Common Injuries for Hunting Dogs

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The practice of domestication and the use of dogs for hunting began more than 8,000 years ago. There are carvings in the Arabian Peninsula in Western Asia that showcases how dogs were used for hunting.

Hunting dogs constantly face the risk of being injured in the field. The proof of using dogs for hunting purposes suggests that there might have been options to treat wounded dogs even then. While most injuries might be superficial, the risk of infections remains high and a small injury can become a major health issue for your hunting dog.

Some of the causes of injuries for hunting dogs include falling into old wells, being scratched or stepping on rusty barbed wire, and experiencing attacks from other animals.

Remember that we are not veterinarians but experienced hunters so if you are worried you should go and see a professional and just take our texts as friendly advice.

Common Injuries for Hunting Dogs

Cuts/Incised Wounds

Cuts or incised wounds are quite common in hunting dogs, as these dogs are usually running in bushy and forested areas. Cuts or incised wounds are caused by sharp objects. They usually leave a clean-cut wound because of the force of the sharp object that caused the cut. They are caused by slashes resulting from pieces of glass, metallic objects left on the ground, and other sharp objects. The ends of cut wounds are usually straight making them easy to stitch or staple in a straight line.


Most lacerations wounds lead to tearing of the upper layer of the skin. Unlike cuts incised wounds, lacerations are usually, irregular or jagged and often deeper than cuts while cuts are usually longer and not deep. Your hunting dog is likely to get a laceration wound while trying to maneuver their way across a barbed wired fence. Dry tree branches can also cause lacerations. Lacerations wounds have a high risk of getting infected especially if they occurred on a large surface area.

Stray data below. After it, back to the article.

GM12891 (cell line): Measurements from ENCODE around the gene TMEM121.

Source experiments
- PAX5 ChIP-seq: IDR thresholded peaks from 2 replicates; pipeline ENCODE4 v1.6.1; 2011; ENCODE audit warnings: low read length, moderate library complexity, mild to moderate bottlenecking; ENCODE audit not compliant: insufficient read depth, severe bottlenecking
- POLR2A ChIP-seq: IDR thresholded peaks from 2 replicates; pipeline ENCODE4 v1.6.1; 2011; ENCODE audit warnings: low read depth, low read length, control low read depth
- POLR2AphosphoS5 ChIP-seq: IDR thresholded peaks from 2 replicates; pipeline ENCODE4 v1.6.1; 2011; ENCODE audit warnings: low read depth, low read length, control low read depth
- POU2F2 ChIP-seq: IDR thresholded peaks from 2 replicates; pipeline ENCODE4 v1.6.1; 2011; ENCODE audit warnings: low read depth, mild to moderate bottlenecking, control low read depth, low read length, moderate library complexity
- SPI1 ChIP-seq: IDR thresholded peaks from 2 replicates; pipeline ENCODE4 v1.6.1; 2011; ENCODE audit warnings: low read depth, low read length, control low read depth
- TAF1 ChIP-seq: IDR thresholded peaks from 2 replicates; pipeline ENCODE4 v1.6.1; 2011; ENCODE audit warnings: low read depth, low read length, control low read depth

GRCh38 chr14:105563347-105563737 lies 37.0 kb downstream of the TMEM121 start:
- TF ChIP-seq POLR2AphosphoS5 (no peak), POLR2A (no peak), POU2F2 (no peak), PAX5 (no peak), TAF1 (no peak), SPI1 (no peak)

Puncture wounds

Puncture wounds are almost similar to cuts and lacerations but are caused by sharp pointed objects like nails, the teeth of other animals, tacks, or thorns. They are much deeper than cuts and lacerations and might not bleed excessively when compared to cuts. If you are not keen, you might not notice a puncture wound on your dog. Like other open wounds, puncture wounds can also get infected if not cared for properly. The image below shows the difference between a laceration and a puncture wound.


Your hunting dog is constantly in danger of getting bitten by a snake as snakes are commonly found in bushy and forested areas. Factors such as the location of the snakebite, the amount of venom injected, the weight of your dog, and the amount of time that passes between when the incident occurred and when the dog received appropriate treatment determine the survival of your dog after the snakebite. Your hunting dog has a higher likelihood of surviving if it has bitten on the limbs as opposed to a neck bite. Similarly, the administration of the right anti-venom within the shortest period reduces the risks of complications or death.

Broken bones

Fractures are not as common as other injuries when you are working with your hunting dog but they can still happen. A hunting dog can get a fracture by accidentally running into foot traps designed for other animals like bears, wild pigs. Always check for signs of extreme weakness, difficulty in breathing, and changes in your dog’s walking and posture when assessing for injuries.